Sinus cancer treatment

This page was reviewed under our medical and editorial policy by

Maurie Markman, MD, President, Medicine & Science

This page was updated on September 12, 2022.

Because sinus cancer and its treatments may affect everyday functions, like breathing and eating, doctors generally take into consideration a patient’s quality of life when recommending a treatment plan. The three main treatment options for sinus cancer are chemotherapy, radiation therapy and surgery, although reconstructive surgery may also be an option for certain patients.

As sinus cancer is rare and affects a delicate area of the body, it’s important to work with an experienced team of doctors with different specialties. Together, these experts can formulate a treatment plan that is suited to the patient and the cancer.

Some of the types of doctors who may help treat sinus cancer include:

Throughout treatment, the patient will likely work with many medical providers in addition to the core cancer care team, including nurses, pharmacists, psychologists, oncology dietitians and social workers.

Chemotherapy for sinus cancer

Chemotherapy is typically used in conjunction with radiation therapy to treat sinus cancer.

In general, chemotherapy, or a combination of chemotherapy and radiation therapy, tends to be used before surgery or after surgery as an additional treatment for sinus cancers. For patients with widespread (metastatic) sinus cancer, or those who are unable to withstand surgery, chemotherapy alone or in combination with other options may be used as the main treatment option.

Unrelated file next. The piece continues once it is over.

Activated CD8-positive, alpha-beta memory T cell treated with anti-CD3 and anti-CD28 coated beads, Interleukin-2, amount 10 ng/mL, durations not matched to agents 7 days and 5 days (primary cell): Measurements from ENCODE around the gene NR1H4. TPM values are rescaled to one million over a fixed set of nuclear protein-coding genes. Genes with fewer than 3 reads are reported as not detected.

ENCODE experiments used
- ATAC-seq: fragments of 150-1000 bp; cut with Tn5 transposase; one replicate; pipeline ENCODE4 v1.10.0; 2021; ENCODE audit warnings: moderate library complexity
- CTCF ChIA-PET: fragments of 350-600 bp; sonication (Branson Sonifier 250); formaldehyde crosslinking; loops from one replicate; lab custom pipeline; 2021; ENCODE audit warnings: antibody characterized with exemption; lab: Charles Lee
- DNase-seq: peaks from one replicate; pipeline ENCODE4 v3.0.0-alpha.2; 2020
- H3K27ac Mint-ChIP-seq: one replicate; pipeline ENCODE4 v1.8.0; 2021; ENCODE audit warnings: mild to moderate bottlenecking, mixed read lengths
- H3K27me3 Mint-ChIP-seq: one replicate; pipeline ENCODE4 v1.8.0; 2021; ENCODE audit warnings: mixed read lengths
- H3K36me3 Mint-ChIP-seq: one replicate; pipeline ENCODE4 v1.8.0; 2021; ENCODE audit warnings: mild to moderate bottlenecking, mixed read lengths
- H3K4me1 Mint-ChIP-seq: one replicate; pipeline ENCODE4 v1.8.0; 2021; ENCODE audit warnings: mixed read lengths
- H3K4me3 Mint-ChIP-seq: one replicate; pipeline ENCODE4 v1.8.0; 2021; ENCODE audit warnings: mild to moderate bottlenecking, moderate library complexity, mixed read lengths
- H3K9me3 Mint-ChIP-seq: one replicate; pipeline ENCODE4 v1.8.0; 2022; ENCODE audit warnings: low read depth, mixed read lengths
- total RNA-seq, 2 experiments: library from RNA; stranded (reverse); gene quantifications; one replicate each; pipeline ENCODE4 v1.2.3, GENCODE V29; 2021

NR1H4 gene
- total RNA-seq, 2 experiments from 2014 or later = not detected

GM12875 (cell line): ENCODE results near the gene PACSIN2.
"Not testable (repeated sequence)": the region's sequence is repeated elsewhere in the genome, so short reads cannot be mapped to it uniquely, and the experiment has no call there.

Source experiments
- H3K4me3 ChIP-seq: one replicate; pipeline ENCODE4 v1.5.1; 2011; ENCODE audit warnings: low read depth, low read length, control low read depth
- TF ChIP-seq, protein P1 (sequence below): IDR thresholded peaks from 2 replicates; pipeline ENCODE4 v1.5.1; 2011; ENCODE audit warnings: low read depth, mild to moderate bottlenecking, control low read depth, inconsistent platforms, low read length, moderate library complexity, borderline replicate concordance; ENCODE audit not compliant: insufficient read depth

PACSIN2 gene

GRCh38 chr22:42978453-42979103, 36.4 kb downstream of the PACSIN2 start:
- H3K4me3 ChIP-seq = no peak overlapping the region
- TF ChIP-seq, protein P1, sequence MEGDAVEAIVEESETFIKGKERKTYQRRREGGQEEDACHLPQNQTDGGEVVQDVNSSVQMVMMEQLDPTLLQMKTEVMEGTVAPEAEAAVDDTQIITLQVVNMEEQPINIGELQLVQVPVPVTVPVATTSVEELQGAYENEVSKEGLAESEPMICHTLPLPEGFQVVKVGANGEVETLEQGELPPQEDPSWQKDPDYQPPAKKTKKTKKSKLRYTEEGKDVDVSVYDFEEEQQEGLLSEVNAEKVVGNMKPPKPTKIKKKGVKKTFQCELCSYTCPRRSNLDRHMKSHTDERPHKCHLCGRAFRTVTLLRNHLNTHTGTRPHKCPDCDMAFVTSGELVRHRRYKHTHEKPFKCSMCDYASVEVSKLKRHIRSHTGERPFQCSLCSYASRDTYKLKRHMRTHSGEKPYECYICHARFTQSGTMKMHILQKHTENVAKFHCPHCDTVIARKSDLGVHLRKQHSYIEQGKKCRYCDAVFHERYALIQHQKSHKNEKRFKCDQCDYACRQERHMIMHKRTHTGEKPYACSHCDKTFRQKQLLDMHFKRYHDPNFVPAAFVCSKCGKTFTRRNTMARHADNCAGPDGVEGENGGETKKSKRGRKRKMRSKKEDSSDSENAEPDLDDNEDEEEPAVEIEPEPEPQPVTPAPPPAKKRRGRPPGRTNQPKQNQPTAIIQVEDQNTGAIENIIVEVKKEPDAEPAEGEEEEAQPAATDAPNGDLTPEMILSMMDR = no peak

For most maxillary sinus cancers (those that grow within the cheekbones near the nose), surgery is typically the first line of treatment. However, the care team may use a combination of chemotherapy and radiation therapy to treat aggressive maxillary sinus tumors or advanced-stage maxillary cancers (stage 3 or stage 4). Chemotherapy combined with radiation therapy may help lower the chance that any cancer is left behind after other treatments such as surgery, but it may cause more side effects than radiation alone.

Nasal cavity cancers are also often treated with a combination of chemotherapy and radiation therapy. However, as with maxillary sinus cancers, chemotherapy is generally not the primary treatment option, and surgery is typically done first.

All stages of ethmoid sinus cancer, which occurs in the upper nasal bones nearest to the eye, tend to be treated with a combination of chemotherapy and radiation therapy after surgery. In some cases, the care team may opt to treat advanced-stage ethmoid sinus cancers (stage 3 or 4) first with chemotherapy and radiation therapy to attack the tumor before surgery. For ethmoid sinus cancers that have metastasized or spread widely within the body, chemotherapy may be the main treatment option.

Chemotherapy combined with radiation therapy is also an option for sarcomas of the nasal cavity or sinuses after surgery has been performed. For melanoma in this area, chemotherapy, radiation therapy, immunotherapy or targeted therapy may be used on tumors that doctors cannot remove surgically.